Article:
Since 2007, fourth and fifth graders (hereafter, researchers) from a local elementary school have been collaborating with CPRAT, using participatory action research to create positive changes in their school. Through artistic expression and discussions around community, education and diversity, researchers created the “We Are Powerful” mural during the summer of 2009. Additional mural support was provided by art4change, housed at Gavilan College. The mural is an example of the changes these researchers are making in their school and community. Change 4 Good researchers then assessed the “We Are Powerful” mural to see if it addressed their original problem definition. They determined that other students did not feel connected to the mural so they conducted focus groups to incorporate student, school staff, and community stories about making a change in the community. They designed a mural based on these stories and in the summer of 2012, they painted the mural “Maplewood Stories.” The researchers then surveyed the school and community about that mural and learned that teachers felt least connected to the image representing “struggle.” This was so important to the researchers that they decided to conduct more focus groups asking about a more unifying theme: people’s hopes and dreams for the school and the community. Over the summer of 2015, the researchers painted the mural “Hopes and Dreams of the Maplewood Community,” which was based on responses from a third set of focus groups. In 2016 the researchers surveyed the school and community to learn if the mural represented the community’s hopes and dreams. Researchers continue to meet once a week to identify issues in their school and community as they determine what to research and act upon.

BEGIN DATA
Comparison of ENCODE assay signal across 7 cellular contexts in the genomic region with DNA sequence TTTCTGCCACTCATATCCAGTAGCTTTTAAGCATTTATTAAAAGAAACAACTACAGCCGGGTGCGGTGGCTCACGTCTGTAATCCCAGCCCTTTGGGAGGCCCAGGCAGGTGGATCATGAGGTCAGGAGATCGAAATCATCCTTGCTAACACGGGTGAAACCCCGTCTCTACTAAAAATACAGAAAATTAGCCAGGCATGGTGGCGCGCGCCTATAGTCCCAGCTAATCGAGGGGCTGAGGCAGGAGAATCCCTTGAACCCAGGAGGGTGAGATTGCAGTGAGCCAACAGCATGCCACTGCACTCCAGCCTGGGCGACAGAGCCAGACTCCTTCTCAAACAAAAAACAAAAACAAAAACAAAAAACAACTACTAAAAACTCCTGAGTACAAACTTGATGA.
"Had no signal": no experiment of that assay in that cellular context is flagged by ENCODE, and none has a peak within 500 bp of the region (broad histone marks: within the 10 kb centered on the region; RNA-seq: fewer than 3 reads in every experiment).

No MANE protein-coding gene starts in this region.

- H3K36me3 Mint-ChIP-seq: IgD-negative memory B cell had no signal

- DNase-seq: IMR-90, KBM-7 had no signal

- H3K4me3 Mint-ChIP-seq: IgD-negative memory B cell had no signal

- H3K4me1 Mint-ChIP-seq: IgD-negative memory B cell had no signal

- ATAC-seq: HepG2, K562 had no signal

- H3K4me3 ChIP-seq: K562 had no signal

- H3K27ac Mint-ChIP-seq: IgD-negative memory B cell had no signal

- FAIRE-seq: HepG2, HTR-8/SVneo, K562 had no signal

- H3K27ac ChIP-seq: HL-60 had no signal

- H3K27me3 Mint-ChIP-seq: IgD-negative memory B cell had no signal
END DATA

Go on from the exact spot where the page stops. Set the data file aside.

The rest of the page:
Graduate student coordinator: Jesica Fernández
The collaboration was a "photovoice project" that included residents taking pictures of their neighborhoods, writing narratives about their pictures, having conversations, and developing themes that describe their neighborhood. Based on their pictures, they determined their themes to be: historical and ecological preservation, community pride, and social justice. This 7-week examination turned into a year-long project, as residents decided to continue meeting so that they could plan actions to take within their community, based on the themes of their pictures. Some actions were the creation of a calendar that included historical information about their community, and community exhibitions of their photographs and narratives at the library, farmer's market, and the county building. The goals were to increase the sense of community for residents and the facilitation of a stronger place identity, which our participants viewed as important to effectively engage in other forms of community-based action.